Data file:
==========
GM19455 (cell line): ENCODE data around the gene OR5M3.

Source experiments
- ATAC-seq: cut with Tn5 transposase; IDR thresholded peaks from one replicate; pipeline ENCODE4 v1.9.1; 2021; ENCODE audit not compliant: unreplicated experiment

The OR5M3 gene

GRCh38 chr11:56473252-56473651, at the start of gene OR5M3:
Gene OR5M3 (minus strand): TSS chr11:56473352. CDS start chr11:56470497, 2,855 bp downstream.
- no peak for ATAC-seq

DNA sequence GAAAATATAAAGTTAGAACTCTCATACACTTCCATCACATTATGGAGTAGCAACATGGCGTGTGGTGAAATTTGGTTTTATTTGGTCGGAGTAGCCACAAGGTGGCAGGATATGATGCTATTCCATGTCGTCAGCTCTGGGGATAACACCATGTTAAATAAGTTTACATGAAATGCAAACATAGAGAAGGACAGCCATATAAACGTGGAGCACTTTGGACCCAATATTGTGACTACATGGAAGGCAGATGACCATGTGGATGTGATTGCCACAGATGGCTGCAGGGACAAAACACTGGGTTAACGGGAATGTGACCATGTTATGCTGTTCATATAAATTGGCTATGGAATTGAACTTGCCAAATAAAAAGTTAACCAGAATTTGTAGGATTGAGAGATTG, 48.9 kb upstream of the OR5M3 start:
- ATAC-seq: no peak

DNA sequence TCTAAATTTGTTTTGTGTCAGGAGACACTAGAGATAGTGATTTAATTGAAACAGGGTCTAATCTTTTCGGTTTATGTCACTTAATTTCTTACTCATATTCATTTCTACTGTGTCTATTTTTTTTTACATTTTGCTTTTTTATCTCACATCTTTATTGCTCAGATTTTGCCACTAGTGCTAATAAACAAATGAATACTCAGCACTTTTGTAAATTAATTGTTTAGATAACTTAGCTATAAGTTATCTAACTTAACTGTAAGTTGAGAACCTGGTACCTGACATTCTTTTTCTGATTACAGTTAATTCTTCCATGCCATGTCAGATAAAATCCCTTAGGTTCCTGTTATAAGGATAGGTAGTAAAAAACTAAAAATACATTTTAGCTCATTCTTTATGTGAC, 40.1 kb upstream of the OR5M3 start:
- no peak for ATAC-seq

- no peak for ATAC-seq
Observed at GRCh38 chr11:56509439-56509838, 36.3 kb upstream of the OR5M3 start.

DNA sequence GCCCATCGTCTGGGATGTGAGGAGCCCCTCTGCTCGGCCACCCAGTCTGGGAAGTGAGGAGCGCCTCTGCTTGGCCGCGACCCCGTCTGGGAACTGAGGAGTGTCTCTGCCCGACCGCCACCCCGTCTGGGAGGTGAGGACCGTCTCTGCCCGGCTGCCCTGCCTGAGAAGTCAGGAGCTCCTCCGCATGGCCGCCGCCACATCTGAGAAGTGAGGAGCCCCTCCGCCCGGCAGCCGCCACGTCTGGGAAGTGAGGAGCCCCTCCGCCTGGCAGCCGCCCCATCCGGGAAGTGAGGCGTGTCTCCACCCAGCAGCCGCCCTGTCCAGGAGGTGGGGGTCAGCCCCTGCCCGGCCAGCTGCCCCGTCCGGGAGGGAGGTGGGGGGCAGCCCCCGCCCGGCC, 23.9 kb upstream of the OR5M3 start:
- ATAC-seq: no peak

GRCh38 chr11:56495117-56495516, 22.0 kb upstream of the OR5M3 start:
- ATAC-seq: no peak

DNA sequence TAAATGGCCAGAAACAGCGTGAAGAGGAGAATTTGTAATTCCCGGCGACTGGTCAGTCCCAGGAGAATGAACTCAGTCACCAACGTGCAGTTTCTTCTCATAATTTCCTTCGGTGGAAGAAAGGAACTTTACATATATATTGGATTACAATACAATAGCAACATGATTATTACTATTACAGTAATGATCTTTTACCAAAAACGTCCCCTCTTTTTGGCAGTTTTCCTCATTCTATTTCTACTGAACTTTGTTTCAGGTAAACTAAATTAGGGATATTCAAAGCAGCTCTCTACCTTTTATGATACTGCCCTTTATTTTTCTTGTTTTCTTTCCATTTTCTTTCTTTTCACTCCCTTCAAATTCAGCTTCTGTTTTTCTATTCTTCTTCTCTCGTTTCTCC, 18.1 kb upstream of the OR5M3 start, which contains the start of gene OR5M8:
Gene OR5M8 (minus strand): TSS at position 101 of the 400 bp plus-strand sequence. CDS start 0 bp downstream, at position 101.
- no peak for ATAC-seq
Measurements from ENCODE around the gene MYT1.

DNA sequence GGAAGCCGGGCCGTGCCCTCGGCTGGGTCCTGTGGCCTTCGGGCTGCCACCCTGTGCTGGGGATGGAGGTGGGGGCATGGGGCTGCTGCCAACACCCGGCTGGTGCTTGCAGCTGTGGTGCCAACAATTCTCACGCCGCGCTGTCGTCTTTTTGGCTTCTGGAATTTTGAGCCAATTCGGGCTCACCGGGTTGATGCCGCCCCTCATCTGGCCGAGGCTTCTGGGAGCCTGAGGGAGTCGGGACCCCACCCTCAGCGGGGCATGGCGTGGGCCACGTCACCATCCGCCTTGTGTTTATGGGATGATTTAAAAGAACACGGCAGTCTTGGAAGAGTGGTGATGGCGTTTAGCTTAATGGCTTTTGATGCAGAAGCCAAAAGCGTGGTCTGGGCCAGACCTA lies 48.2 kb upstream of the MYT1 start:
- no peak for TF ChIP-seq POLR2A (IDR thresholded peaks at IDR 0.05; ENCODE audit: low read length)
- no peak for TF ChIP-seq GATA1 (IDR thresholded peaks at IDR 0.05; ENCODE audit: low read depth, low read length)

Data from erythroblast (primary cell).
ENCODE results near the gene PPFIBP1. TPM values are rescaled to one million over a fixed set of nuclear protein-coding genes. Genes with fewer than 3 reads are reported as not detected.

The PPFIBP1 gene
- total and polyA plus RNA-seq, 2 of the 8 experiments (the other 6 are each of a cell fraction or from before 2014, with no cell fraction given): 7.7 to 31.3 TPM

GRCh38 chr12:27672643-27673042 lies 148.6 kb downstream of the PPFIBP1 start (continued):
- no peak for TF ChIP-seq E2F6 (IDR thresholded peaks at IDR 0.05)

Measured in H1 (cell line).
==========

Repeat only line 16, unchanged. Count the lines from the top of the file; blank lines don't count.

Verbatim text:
GRCh38 chr11:56495117-56495516, 22.0 kb upstream of the OR5M3 start: